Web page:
The heart of the planned ballistic missile Ohio Replacement (OR) program will be built around a drive that will not need to be refueled for the 50-year life of the boats and cuts out potentially noisy direct mechanical connection to the drive train. In other words, the Navy’s next-gen subs could be almost silent, and keep running for a half-century straight.

The Navy’s ballistic missile fleet, or boomers, rely on stealth to hide from rival boats, ships and sub-hunting aircraft. The quieter the boat, the harder it is to find. (And these boats are big: the current Ohio boomer is more than a football field and half long displacing 19,000 tons.)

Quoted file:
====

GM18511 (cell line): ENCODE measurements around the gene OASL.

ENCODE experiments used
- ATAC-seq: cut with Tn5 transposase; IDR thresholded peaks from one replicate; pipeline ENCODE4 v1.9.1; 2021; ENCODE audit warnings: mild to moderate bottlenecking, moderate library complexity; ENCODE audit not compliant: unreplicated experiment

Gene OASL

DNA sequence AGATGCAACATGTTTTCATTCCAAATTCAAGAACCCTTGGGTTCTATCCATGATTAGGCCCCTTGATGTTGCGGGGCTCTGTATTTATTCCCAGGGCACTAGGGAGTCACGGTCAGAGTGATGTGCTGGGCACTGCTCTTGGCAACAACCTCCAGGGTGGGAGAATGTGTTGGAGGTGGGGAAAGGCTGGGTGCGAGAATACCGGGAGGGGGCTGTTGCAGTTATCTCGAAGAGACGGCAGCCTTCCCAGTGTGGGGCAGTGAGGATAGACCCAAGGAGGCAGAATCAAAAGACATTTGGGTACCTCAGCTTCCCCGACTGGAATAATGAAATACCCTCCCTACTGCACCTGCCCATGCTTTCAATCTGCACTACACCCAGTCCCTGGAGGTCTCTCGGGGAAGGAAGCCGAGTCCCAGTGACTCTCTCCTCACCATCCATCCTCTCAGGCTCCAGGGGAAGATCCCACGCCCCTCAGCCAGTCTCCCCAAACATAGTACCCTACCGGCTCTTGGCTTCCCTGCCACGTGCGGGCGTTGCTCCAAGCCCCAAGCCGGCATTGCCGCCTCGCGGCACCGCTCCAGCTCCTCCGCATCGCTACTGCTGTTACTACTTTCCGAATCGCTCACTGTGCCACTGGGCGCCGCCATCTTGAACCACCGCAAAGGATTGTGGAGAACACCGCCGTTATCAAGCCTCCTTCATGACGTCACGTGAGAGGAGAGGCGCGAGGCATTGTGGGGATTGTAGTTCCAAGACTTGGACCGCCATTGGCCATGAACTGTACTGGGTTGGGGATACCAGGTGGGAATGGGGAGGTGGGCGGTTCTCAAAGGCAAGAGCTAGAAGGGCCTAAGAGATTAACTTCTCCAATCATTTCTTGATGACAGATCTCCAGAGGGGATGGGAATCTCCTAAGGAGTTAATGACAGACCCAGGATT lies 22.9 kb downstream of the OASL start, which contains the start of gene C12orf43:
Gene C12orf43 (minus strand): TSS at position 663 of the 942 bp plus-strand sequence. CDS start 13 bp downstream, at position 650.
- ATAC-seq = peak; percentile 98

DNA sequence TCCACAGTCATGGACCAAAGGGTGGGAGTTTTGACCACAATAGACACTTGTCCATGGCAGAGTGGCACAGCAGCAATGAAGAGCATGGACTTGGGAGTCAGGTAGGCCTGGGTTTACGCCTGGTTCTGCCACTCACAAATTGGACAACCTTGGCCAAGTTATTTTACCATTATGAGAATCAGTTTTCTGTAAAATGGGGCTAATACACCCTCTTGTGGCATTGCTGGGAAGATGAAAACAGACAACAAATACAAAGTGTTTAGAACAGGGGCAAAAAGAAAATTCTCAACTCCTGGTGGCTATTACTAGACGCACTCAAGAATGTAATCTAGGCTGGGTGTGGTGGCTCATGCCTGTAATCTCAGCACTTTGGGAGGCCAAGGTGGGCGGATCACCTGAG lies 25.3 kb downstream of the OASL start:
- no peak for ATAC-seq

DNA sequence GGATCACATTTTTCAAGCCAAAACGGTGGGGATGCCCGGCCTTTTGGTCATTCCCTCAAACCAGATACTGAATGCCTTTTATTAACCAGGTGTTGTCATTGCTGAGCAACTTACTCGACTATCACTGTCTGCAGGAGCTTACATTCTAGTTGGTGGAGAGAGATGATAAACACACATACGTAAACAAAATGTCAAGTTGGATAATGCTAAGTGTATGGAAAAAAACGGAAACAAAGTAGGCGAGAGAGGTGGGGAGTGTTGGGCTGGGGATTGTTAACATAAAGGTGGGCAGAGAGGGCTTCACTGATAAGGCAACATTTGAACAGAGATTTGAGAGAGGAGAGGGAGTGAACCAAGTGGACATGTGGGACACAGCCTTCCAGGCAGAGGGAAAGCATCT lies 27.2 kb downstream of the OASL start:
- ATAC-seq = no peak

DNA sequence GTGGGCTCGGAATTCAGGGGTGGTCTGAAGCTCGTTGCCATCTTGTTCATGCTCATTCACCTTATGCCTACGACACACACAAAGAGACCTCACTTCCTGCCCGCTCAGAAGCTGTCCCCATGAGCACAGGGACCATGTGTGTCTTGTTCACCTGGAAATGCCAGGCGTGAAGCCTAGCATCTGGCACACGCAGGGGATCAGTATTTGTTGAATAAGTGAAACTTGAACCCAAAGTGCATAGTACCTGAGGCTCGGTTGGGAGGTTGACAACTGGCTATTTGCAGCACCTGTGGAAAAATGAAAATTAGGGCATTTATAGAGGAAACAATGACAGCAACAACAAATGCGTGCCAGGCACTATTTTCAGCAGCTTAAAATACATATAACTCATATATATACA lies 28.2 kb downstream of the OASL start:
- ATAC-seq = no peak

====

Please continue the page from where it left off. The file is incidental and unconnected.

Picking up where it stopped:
Now the Navy is developing an innovation that attempts to give OR boomers the quietest nuclear engine yet by “going to [an] electric drive,” Sean Stackley, the Navy’s chief weapons buyer, said in a January interview with the U.S. Naval Institute.